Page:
Fighting for a U.S. federal budget that prioritizes peace, economic security and shared prosperity
I recently participated in a panel discussion sponsored by members of the “Save Our Schools” campaign in Framingham, MA, as an expert on the federal budget process and the impact of the recession on communities.
Like most cities and towns in Massachusetts and across the country, Framingham has been experiencing budgetary shortfalls in recent years that have forced community leaders to make some very hard choices about how to provide critical services while staying within their budgetary means. And as in other communities, after several years of austerity, the fat has long ago been cut from the city’s budget, much of the meat is gone, and the budgetary knife is hitting the bone.
Framingham’s Fiscal Year 2011 “Current Services” budget estimate for education is roughly $96 million. The “Current Services” budget is the amount of money needed to provide exactly the same level of service as is currently in place – same number of teachers and staff, same programs, same budget for school materials, etc. Framingham’s shortfall for education was $6 million below the Current Services level, a reduction of more than six percent.
This shortfall made it necessary for the Framingham school system to make a lot of cuts across a broad range of programs, including teachers and teachers’ aides, literacy specialists and language teachers. Among the schools’ health care professionals a nurse, a social worker, and a school psychologist were cut. The head of the middle school music department was eliminated, as was all instrumental education in the elementary schools. And so on.
One of the most troubling cuts to the parents of school-age children in Framingham were the proposed changes in the school’s busing program. The plan included the reduction of ten buses from the system’s fleet, necessitating a reduction of services. The cuts will save an estimated $500,000.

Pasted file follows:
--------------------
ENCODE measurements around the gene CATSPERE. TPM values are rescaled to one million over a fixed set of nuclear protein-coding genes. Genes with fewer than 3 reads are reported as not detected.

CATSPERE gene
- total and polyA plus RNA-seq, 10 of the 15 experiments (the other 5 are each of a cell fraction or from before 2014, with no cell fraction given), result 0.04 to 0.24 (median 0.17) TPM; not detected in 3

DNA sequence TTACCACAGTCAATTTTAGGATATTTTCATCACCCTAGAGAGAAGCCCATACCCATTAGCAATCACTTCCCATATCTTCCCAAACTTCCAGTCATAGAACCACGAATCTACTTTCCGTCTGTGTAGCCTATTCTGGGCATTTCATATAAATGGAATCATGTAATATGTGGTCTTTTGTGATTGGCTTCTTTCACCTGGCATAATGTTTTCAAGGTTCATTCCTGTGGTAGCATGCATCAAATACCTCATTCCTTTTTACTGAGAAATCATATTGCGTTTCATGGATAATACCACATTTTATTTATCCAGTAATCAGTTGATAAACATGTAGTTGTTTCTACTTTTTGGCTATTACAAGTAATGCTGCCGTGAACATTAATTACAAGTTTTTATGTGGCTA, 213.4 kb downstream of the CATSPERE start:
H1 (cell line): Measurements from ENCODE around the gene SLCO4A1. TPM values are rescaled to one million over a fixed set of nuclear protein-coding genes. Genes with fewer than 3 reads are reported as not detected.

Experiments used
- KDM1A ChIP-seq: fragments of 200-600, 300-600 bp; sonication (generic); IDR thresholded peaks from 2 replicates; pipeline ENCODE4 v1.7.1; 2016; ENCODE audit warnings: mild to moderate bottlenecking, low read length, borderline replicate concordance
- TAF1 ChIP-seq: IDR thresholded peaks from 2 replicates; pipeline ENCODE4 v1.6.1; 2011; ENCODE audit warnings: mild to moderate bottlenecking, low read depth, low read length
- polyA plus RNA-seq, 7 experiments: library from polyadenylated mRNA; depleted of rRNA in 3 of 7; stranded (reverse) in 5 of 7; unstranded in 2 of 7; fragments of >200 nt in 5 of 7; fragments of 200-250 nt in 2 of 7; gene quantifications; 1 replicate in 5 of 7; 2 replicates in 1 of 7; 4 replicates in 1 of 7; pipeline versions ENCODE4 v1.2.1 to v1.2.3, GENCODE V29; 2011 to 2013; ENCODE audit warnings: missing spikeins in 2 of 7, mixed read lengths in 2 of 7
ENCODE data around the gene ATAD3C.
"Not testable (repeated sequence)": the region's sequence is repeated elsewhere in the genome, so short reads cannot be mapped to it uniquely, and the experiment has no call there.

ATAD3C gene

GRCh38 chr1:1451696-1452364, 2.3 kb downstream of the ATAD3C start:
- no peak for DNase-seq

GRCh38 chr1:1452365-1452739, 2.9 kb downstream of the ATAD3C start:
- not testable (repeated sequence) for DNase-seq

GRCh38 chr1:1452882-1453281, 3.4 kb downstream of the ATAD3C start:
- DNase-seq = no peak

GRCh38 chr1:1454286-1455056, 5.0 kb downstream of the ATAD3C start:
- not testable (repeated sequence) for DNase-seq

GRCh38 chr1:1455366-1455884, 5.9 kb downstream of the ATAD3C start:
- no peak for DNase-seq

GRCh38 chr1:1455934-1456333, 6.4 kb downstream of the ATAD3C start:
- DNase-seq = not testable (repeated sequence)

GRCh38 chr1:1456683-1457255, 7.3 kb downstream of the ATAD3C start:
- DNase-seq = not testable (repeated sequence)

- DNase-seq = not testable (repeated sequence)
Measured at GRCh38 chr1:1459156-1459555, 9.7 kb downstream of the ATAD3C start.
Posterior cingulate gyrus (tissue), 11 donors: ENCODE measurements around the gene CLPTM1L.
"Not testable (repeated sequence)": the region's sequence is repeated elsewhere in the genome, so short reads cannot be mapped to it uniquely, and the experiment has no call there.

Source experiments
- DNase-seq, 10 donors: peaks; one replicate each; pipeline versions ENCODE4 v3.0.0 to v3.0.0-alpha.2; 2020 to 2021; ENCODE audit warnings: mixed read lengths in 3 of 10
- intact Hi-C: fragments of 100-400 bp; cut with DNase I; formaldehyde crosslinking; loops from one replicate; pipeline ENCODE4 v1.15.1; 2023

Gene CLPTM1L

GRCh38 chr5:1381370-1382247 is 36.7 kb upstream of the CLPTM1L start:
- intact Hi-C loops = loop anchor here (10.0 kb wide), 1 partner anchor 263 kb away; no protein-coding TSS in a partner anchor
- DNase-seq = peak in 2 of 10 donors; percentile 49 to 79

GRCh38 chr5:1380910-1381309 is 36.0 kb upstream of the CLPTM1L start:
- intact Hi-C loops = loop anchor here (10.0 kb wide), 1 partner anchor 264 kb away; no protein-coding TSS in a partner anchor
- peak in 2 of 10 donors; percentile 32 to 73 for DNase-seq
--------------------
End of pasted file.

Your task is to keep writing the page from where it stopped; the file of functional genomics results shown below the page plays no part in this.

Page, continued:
As of the start of the new school year, students in Kindergarten through 6th grade who live more than two miles from school will be eligible for free transportation. Students in grades 7-12 who live more than two miles for school will be eligible to ride the bus but must pay a fee of $270 a year.
Students in grades K-12 who live less than two miles from their school are ineligible to ride the bus.
The School Committee has stated that once they know the total number of eligible students (free or fee-paying) who are actually riding the bus, they will offer any remaining seats to “ineligible” students at the $270 fee. But the School Committee’s website cautions that “purchase of seats for ineligible riders will be extremely limited, if available at all.” School Superintendent Steven Hiersche said the schools will be able to restore two or three of the ten buses later this month as the result of fees collected.
Going back through the clippings from Framingham’s local newspapers, it’s clear that both the lack of transportation within the two mile radius and the proposed ridership fee pose challenges to some parents.
Yet a citizen petition to bring back more school buses failed 89-40 by ballot vote at a recent special Town Meeting. The petition would have taken $270,000 from the city’s stabilization fund to reinstate bus service to students who live within 2 miles of school. Prior to the Town Meeting, the school committee voted 6-0 (with one abstention) not to support the petition.
Needless to say, many parents are upset. But it’s important to point out that Framingham’s plan is in compliance with Massachusetts law, which does not require the busing of students who live less than two miles from school. And Superintendent Hiersche has said that it is his hope that through the use of fees to add buses back, the city will be able to provide transportation for anyone who wants it. Hopefully he’s right. But the use of fees to support what is clearly a government function – the safe transportation of children to public schools – is troubling, particularly if the fees rise in the future.
As one concerned citizen (not a school parent, by the way) lamented to me at the panel discussion, “can you imagine a nine year-old walking home from school? Walking around who knows where?”